December 11, 2019
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Baby, You Can Plug In My Car

India's electric car Reva sets the wheels in motion in climate-conscious UK

Baby, You Can Plug In My Car
Baby, You Can Plug In My Car
Thrifty Lady
  • No engine, only a motor. No fuel tanks, no exhaust, no emissions, and no noise.
  • Drive 10 km every day for a year for the price of a single tank of petrol
  • Speed 70 km an hour, range 80 km on a single charge from a normal socket for a few hours. Charging stations introduced in central London.
  • Parking free, and no congestion charge either in the UK. Savings on this alone pays for the car in a year.
  • Zero emissions; save the climate, and money
  • Car service at your door


It's only a little longer than a longish stride and as silent as tip-toeing; it's a car without a conventional engine or fuel tank that so far only Bangalore and London really share. G-Wiz: that's what the London distributors of the Bangalorean Reva car are calling it. And that's what an excited London media is exclaiming too. Just about every newspaper and TV channel here has been smitten by this little phenomenon on wheels.

With about 900 cars on London's roads, a fair bit more than the 650 in Bangalore, G-Wiz has claimed more attention than sales so far. But this is a breakthrough car; the first car to run on batteries that works in an everyday kind of way. At 70 km an hour, it is fast enough for city driving, and with an 80 km range on a single charge of a few hours in an ordinary electric socket, it gets far enough for ordinary use. It's cheap to use; you can run it for a year averaging 10 km a day for the price of a single tank of petrol. At £7,000 (Rs 5.7 lakh), the cost is not as little as you'd like. But count in the savings, and that price can drop pretty fast.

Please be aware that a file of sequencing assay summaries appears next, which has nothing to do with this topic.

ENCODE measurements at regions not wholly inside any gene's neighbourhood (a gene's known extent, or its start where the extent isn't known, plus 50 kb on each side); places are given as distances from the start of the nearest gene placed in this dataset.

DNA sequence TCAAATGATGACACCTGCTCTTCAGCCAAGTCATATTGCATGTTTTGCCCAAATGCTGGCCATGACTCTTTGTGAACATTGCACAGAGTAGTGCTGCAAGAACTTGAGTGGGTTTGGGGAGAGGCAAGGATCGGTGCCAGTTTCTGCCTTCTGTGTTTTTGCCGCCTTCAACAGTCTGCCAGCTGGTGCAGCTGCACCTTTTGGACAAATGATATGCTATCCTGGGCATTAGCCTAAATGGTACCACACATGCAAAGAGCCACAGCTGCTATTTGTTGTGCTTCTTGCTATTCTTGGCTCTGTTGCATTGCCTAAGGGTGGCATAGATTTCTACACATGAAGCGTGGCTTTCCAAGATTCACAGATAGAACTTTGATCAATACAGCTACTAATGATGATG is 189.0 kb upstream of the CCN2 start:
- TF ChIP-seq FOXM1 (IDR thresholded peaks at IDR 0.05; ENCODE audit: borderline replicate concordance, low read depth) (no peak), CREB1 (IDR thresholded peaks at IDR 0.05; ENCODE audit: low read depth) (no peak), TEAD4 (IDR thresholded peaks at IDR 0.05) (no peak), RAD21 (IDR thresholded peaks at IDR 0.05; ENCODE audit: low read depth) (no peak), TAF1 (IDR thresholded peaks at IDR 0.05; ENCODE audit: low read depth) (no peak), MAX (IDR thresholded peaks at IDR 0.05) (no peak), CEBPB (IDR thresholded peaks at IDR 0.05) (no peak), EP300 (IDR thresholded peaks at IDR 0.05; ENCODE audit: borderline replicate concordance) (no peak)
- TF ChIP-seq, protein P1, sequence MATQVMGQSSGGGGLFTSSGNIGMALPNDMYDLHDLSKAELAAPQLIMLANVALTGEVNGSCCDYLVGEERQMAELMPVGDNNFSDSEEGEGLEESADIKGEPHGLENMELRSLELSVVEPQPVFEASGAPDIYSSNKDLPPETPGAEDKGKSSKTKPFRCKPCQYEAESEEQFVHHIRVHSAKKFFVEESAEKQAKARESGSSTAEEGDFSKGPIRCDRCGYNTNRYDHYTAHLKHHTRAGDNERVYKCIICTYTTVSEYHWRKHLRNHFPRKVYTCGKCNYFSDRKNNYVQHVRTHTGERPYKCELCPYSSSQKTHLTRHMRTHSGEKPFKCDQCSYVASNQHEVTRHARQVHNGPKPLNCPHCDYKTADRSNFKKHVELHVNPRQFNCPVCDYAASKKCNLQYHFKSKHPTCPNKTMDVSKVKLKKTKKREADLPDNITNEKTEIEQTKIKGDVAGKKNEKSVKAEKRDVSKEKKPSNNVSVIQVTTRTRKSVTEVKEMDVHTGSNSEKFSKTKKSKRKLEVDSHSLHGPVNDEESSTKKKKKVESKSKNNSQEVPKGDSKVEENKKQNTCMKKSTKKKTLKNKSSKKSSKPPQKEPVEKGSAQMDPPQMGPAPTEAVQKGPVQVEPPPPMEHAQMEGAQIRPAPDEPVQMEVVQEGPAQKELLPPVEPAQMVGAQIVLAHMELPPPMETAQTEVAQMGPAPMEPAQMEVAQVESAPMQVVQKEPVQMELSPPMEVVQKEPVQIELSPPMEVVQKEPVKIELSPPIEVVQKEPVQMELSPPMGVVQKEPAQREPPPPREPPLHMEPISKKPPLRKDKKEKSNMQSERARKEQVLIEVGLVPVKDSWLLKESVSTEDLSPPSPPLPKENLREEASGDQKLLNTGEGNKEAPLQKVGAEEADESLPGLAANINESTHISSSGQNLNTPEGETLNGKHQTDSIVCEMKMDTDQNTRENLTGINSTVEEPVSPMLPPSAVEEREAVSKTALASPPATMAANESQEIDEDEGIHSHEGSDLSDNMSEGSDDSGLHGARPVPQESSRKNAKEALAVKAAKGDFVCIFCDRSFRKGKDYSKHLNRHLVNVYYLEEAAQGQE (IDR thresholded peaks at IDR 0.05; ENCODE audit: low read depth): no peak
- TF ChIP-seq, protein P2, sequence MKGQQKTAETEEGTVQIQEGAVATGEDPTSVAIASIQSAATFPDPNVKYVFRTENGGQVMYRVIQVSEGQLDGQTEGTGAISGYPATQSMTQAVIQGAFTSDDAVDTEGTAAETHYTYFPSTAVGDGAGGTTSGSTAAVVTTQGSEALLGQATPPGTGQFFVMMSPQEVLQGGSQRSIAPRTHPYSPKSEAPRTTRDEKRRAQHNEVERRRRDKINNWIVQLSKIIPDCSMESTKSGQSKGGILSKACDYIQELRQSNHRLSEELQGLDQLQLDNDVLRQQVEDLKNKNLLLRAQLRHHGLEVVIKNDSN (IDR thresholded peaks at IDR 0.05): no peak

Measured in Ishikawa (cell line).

And the price could come down. "The cars are imported from Bangalore, which means we pay import duty of 6.5 per cent, and VAT 17.5 per cent," says Keith Johnston, MD of GoinGreen, the car's London distribution company. "We're really looking for a signal from the government to cut taxes and to offer incentives for imports, in order to bring down the price further." The car does need more than 900 owners.

So, who are these 900? "They are environmentally aware, well-educated and reasonably affluent," says Johnston. "Age-wise, they are across the board, but it's mostly the middle-aged urban professional." The zero emission from the car itself answers a rapidly louder call across Europe for cutting carbon emissions from car exhausts. An industrially induced rise in carbon dioxide content in the atmosphere is thought to contribute to global warming, precipitating unwanted climate change. That makes G-Wiz perfect for a globalising conscience of the green-minded.